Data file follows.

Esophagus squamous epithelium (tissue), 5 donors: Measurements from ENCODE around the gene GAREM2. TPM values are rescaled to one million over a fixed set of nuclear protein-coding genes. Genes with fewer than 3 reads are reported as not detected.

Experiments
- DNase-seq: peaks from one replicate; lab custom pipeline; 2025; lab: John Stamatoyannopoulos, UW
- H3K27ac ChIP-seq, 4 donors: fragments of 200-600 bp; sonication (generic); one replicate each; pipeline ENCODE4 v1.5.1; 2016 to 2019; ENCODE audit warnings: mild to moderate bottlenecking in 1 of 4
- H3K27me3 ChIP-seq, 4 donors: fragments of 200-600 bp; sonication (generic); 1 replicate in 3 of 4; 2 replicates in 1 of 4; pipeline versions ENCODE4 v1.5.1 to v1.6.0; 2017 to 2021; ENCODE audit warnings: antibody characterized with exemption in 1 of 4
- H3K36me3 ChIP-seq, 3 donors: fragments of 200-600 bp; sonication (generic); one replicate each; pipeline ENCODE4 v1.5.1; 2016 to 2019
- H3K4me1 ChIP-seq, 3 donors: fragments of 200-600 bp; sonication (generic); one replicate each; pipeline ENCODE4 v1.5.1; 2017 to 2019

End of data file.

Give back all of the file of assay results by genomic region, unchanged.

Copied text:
Esophagus squamous epithelium (tissue), 5 donors: Measurements from ENCODE around the gene GAREM2. TPM values are rescaled to one million over a fixed set of nuclear protein-coding genes. Genes with fewer than 3 reads are reported as not detected.

Experiments
- DNase-seq: peaks from one replicate; lab custom pipeline; 2025; lab: John Stamatoyannopoulos, UW
- H3K27ac ChIP-seq, 4 donors: fragments of 200-600 bp; sonication (generic); one replicate each; pipeline ENCODE4 v1.5.1; 2016 to 2019; ENCODE audit warnings: mild to moderate bottlenecking in 1 of 4
- H3K27me3 ChIP-seq, 4 donors: fragments of 200-600 bp; sonication (generic); 1 replicate in 3 of 4; 2 replicates in 1 of 4; pipeline versions ENCODE4 v1.5.1 to v1.6.0; 2017 to 2021; ENCODE audit warnings: antibody characterized with exemption in 1 of 4
- H3K36me3 ChIP-seq, 3 donors: fragments of 200-600 bp; sonication (generic); one replicate each; pipeline ENCODE4 v1.5.1; 2016 to 2019
- H3K4me1 ChIP-seq, 3 donors: fragments of 200-600 bp; sonication (generic); one replicate each; pipeline ENCODE4 v1.5.1; 2017 to 2019